Movie Review: “Storks”

Starring
Andy Samberg, Katie Crown, Kelsey Grammer, Jennifer Aniston, Ty Burrell
Director
Nicholas Stoller & Doug Sweetland

“Storks” is filled with sweet and funny moments, but it has two teensy weensy (read: massive) problems: a lot of the funny bits are stolen, and there is no story. Like, at all. It’s actually kind of impressive how far out of his way screenwriter Nicholas Stoller went to not come up with a coherent story, and then you remember that he’s written some funny movies that had a story (the two most recent Muppets films, for starters), and that’s when the feeling of being cheated sets in.

Storks have gotten out of the business of delivering babies in favor of an Amazon-type model, and Junior (Andy Samberg) is the star delivery stork. Boss stork Hunter (Kelsey Grammer) is being promoted and would like Junior to take his place. But first, Junior must “liberate” the accidental troublemaker and newly-18-year-old Tulip (Katie Crown), a girl whose delivery instructions were lost and has remained with the storks. Junior instead assigns her to the now-dormant mail room, expecting her to not be able to break anything, until she receives a letter from Nate (Anton Starkman), a bored single child to workaholic parents who wants a little brother. Tulip sends the letter to the wrong machine, and a baby – somehow – is born. Junior, knowing that he’ll lose the promotion if Hunter discovers what has happened, teams up with Tulip to deliver the baby.

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Why extreme is the new normal

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In a world where so many things are available at your fingertips, you are questioning life at its core, always trying to make sense of it by pushing yourself and proving you can do anything better than the ones before you. You challenge yourself to advance mentally, emotionally and physically by seeking extreme undertakings that will make you feel alive.

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How to play casino games on your mobile phone in 2016

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All of our life, we look for any type of amusement to pass the time. Mentioning games elicits excitement from anyone. It is the one activity that everyone can relate to.

If you sit down three generations together, you will discover the same word means something different to each and every one of them. However, casino games are a universal language which is spoken by all generations, races and genders. That is a true fact, because gambling is probably as old as time.

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What do you need to know about losing weight?

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Today on the internet, you can find a huge assortment of advice on how to succeed on losing weight. Famous fitness trainers and dietitians are sharing their opinions on this matter, but all these super easy tips are not working for everyone, and even worse, in most situations, men are gaining back even more pounds than the ones they lost. Here, the main question arises: how to lose weight and not get it back? On this issue, our experts have researched all the important points you should know.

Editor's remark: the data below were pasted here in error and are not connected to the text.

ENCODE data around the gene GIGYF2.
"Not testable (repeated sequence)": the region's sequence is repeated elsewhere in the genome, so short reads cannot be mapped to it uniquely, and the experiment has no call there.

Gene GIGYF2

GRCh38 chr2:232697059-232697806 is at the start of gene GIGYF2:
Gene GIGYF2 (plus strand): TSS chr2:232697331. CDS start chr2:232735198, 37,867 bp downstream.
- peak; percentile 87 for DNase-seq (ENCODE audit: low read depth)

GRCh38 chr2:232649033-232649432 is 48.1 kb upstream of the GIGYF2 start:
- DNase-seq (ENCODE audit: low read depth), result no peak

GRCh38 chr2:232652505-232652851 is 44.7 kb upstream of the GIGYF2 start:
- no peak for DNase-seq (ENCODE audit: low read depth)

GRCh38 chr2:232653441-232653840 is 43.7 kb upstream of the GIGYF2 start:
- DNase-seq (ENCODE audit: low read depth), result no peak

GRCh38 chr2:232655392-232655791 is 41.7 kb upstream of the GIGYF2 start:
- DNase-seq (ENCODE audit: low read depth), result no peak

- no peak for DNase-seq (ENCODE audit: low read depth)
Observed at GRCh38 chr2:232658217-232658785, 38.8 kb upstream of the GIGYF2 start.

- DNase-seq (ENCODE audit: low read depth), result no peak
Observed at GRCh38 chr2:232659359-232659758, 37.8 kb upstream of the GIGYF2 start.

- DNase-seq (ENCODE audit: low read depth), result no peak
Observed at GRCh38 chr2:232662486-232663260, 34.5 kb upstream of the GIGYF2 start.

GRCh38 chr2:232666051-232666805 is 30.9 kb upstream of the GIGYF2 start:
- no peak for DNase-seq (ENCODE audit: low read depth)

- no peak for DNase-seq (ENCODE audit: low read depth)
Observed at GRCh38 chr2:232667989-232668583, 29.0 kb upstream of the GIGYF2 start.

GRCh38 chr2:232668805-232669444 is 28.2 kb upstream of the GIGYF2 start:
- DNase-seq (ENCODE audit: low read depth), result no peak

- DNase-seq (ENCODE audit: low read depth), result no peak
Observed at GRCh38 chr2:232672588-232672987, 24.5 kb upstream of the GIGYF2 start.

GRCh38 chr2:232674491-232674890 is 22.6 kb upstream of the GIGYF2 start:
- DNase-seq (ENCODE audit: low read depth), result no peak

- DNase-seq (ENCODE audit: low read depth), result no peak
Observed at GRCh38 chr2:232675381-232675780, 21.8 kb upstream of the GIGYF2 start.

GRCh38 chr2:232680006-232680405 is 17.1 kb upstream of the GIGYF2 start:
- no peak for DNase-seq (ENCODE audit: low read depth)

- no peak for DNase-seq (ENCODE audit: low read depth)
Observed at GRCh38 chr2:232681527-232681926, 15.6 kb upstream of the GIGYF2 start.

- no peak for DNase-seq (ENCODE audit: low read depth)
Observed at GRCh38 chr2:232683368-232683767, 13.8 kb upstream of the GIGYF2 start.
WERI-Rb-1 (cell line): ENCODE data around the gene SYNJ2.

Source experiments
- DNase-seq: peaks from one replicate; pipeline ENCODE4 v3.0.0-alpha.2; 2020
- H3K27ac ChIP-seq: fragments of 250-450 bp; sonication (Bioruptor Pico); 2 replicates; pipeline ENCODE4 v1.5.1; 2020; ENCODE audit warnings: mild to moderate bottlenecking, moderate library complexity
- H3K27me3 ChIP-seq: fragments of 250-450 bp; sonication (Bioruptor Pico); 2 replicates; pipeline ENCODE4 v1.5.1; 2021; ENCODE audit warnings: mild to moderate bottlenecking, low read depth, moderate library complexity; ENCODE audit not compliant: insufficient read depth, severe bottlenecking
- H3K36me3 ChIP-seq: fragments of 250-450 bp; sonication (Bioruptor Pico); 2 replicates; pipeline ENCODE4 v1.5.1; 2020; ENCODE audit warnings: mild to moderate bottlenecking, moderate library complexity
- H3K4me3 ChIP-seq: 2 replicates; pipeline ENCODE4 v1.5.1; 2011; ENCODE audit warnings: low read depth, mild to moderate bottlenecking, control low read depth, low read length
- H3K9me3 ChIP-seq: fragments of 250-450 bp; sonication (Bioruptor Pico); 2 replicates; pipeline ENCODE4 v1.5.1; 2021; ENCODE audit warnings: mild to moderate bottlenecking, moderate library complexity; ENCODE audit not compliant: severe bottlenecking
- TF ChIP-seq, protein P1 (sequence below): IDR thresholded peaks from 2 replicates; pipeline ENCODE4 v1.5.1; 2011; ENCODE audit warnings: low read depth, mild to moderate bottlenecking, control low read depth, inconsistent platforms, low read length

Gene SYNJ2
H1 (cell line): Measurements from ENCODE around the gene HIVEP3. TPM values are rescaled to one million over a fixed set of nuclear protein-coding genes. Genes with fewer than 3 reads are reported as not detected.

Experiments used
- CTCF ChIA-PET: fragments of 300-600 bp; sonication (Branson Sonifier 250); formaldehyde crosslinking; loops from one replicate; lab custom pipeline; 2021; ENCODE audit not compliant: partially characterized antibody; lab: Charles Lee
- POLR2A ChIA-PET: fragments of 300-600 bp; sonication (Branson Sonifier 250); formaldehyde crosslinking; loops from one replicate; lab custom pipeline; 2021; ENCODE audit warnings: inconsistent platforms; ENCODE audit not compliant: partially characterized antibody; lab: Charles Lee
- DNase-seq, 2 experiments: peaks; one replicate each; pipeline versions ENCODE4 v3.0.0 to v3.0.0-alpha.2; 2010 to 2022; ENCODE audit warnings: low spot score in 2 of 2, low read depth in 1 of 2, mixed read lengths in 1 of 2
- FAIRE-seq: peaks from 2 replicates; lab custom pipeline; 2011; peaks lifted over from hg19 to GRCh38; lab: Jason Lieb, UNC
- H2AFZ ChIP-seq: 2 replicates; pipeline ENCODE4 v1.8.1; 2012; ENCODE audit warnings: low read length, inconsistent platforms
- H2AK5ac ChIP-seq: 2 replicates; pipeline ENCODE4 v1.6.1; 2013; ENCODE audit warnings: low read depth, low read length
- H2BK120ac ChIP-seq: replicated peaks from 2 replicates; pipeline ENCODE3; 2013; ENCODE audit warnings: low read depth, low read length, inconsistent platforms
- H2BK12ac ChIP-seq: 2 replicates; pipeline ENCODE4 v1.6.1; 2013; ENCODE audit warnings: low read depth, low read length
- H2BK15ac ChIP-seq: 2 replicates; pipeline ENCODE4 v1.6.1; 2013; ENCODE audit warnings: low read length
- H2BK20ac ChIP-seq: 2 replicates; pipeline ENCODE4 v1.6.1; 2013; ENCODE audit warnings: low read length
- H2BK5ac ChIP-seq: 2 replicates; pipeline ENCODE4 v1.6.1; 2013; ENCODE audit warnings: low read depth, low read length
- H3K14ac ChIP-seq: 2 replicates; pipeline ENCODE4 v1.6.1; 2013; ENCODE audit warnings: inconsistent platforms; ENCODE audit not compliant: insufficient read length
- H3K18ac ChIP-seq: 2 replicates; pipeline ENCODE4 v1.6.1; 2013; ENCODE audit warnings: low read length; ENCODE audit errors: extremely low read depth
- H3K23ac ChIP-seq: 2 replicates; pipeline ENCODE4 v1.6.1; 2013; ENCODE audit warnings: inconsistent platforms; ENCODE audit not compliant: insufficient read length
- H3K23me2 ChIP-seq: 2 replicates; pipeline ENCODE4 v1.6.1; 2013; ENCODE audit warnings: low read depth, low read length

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Movie Review: “Hands of Stone”

Starring
Edgar Ramirez, Robert de Niro, Ana de Armas, Usher Raymond, Ruben Blades, Ellen Barkin, John Turturro
Director
Jonathan Jakubowicz

Most boxing fans know the name Roberto Duran, but for someone who’s widely regarded as one of the greatest fighters of all time (in addition to holding titles in four different weight classes, he’s the only person to beat Sugar Ray Leonard in his prime), Duran lacks the mainstream recognition of fellow boxers like Muhammad Ali, Mike Tyson and even Leonard himself. Writer/director Jonathan Jakubowicz hopes to remedy that with his new film, “Hands of Stone,” but while it boasts a pair of solid performances from stars Edgar Ramirez and Robert De Niro, the true-life drama doesn’t offer anything different from the dozens of other boxing movies that came before it. “Hands of Stone” is your typical rise-and-fall redemption story, so aggressively mediocre that Jakubowicz would have been better off taking some risks and failing than to settle for this.

The film begins in 1971 with Panamanian boxer Roberto Duran (Ramirez) already on the rise. Despite his natural talent, however, Duran lacks the discipline required to succeed at the highest level, so his manager Carlos Eleta (Ruben Blades) convinces legendary trainer Ray Arcel (De Niro) to turn him into a world champion. Arcel has been retired since being run out of boxing by the mafia nearly 20 years earlier, but he sees something in Duran that reignites his love of the sport and agrees to train him for free, a stipulation of his agreement with local gangster Frankie Carbo (John Turturro). Though the hotheaded and fervently nationalistic Duran is hesitant about working with an American trainer due to his experiences growing up in the U.S.-controlled Canal Zone, he ultimately learns to trust Arcel and builds a successful career over the next decade, culminating in a pair of fights with American sports icon Sugar Ray Leonard (Usher Raymond) that would both make and break his career.

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